First things first: Electric pepper grinders get a lukewarm reception from culinary experts, who agree that they underperform compared with manual pepper mills. "They're loud, they're slow, they're top heavy," say Ganda Suthivarakom, Jennifer Fields and Michael Sullivan of TheSweethome.com. It's also easier to customize your grind size with manual models, which have a better reputation for durability. For all of these reasons, it may be best to stick to manual pepper grinders unless you really want to limit the twisting and turning you have to do, or you want the convenience of one-handed operation when you're busy in the kitchen.
If you're still on board with an electric pepper grinder, the Trudeau Graviti Plus (Est. $50) is worth a look, reviewers say. The sleek 8-inch unit is decidedly modern, featuring a mix of see-through plastic and chrome, and it has a generous capacity. It comes in five colors: white, silver, gray, red or green. It also has an LED light that helps owners see how much pepper they're using.
When it comes to ease of use, it doesn't get much simpler than the Graviti Plus: Simply tip the unit, and ground pepper falls from the ceramic grinder at the top. You just twist a knob to go from fine to coarse grinds, but how well it does this is somewhat debatable: Testers with TheSweethome.com say they got coarsely ground pepper no matter what, and several of the unit's owners agree. Refilling the Graviti Plus can be tricky because the opening is small, and like most electric pepper mills, it's fairly slow, experts have said.
There aren't many reports on the long-term durability of the Graviti Plus, which has a ceramic grinding mechanism and is a relatively recent update of an older model. However, Trudeau offers a one-year warranty if anything should go wrong. A matching salt mill is available, the Trudeau Graviti Plus Salt Mill (Est. $50). You'll need six AAA batteries (not included) to operate either unit.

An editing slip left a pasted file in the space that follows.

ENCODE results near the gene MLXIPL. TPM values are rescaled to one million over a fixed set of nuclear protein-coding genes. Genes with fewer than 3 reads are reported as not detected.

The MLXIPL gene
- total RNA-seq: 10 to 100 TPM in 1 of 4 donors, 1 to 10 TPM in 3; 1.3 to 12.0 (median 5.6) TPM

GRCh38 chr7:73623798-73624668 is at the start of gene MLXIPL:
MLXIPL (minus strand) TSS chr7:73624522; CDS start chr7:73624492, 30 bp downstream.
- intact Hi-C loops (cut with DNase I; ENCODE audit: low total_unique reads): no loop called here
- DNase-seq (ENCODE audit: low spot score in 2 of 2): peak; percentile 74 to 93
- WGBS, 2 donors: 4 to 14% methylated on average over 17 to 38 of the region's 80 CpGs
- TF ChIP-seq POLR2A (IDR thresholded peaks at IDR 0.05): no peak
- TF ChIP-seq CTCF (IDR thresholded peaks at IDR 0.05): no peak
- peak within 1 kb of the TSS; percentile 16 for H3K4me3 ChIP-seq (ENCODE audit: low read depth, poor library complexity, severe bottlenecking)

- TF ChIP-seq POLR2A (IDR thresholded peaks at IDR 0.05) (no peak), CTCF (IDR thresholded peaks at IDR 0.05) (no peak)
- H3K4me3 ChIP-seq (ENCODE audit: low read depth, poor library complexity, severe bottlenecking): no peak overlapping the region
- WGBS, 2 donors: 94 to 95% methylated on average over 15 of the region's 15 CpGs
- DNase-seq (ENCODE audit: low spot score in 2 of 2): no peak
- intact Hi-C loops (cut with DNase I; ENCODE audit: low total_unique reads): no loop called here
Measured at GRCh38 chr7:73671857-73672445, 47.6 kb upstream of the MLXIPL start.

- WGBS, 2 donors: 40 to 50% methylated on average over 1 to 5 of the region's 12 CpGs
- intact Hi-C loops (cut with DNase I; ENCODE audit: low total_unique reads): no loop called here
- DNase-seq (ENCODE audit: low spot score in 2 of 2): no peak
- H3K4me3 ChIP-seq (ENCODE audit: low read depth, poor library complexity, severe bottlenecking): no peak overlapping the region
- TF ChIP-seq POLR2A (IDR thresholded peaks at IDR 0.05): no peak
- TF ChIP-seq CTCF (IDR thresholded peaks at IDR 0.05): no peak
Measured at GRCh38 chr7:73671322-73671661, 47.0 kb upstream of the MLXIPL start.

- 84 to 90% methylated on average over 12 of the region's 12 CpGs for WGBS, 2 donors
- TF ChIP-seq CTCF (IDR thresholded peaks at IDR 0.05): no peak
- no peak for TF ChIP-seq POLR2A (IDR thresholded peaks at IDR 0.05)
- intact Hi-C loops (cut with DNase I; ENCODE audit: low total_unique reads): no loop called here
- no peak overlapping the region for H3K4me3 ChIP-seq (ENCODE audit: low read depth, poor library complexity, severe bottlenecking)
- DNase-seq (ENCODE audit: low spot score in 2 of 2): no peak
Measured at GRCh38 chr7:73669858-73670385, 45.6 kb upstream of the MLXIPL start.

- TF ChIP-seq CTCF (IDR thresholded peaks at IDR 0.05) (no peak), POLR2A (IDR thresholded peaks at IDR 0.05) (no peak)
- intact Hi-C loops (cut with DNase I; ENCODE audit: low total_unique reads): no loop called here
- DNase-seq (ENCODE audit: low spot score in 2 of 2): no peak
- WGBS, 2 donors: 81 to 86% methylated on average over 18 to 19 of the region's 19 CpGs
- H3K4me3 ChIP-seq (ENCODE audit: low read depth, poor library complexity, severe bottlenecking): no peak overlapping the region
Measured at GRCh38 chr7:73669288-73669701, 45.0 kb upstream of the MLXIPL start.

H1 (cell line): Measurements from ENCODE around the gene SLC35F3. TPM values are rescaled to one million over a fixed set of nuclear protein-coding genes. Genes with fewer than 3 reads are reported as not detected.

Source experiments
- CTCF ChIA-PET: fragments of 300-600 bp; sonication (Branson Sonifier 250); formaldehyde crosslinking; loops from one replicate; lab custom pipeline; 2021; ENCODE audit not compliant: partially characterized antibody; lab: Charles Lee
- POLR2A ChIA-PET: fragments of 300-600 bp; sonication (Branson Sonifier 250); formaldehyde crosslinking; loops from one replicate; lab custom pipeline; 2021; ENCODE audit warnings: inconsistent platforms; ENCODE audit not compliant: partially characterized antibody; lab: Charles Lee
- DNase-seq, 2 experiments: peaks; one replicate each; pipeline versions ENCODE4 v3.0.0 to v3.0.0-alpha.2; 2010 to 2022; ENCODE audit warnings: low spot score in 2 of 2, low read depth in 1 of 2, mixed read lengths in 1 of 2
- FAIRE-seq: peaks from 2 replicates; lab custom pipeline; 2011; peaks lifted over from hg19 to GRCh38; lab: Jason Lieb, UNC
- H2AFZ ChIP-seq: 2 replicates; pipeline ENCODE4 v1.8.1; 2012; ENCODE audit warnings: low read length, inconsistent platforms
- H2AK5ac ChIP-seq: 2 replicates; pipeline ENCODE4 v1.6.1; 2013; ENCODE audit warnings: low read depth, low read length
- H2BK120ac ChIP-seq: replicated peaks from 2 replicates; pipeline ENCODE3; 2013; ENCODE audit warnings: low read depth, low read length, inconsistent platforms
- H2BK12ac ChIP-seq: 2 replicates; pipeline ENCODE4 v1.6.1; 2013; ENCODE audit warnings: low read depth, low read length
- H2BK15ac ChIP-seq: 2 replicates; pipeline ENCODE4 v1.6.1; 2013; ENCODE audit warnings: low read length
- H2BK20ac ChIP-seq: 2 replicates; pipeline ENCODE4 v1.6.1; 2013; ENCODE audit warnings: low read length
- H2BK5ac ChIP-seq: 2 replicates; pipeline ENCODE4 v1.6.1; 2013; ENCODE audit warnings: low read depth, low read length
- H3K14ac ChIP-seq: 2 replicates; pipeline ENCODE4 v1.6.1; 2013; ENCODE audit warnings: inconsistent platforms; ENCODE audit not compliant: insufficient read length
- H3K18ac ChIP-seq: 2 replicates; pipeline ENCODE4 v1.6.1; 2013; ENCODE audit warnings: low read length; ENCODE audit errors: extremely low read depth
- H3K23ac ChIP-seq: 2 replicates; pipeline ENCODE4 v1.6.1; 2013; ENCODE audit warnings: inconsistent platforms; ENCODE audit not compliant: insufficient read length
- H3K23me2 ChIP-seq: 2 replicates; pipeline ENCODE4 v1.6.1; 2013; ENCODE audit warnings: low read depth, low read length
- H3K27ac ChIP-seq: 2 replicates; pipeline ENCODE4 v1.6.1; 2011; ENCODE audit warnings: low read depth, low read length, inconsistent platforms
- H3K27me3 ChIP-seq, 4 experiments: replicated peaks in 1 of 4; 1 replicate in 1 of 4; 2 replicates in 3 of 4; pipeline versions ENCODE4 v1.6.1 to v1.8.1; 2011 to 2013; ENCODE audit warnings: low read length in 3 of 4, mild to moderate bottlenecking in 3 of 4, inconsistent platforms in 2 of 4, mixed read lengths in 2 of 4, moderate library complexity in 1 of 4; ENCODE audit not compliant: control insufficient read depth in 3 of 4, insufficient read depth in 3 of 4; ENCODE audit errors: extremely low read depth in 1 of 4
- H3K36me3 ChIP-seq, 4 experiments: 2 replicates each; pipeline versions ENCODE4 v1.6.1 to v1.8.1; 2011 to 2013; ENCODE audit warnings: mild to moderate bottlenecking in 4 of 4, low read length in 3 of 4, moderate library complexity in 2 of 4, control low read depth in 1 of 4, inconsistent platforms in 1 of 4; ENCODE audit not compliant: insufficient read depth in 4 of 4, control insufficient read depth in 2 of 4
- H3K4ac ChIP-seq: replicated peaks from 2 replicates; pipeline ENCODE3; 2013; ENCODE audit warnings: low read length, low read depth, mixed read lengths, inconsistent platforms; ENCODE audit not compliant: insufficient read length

If you want a battery-operated pepper grinder at a budget price, the Epare Battery Operated Salt or Pepper Mill and Grinder (Est. $20) earns good reviews from experts and fairly solid ones from owners. As its name suggests, this 9-inch unit can handle salt, pepper or other spices. With its stainless steel and see-through plastic, it would be at home in most modern kitchens. However, you'll need four AA batteries (not included). Like the Trudeau, the Epare has a light to illuminate the dish you're spicing up.
To activate the Epare's grinder, you push a large button on top of the unit. Reviewers say it's easy to grip and use one-handed. You can adjust grind size with a small dial at the bottom of the unit, and testers with TheSweethome.com say it produced the most consistent grind of all the electric models they tested, including a respectable fine grind. Most owners are pleased with grind size, too, and while they say it's easy to fill, a few recommend using a small funnel to avoid a mess. As with most electric pepper mills, grind speed is slow; reviewers say the Epare is faster with salt and other spices, though.
While most reviewers say they like the Epare for value and convenience, its Achilles heel seems to be issues with durability and quality control. Some owners say the ceramic grinding mechanism stopped working after a short period, while others say the unit's casing is flimsy and easily falls apart. Fortunately, the product is backed by a limited lifetime warranty, and reviewers say customer service was quick to send replacements after they reported a problem.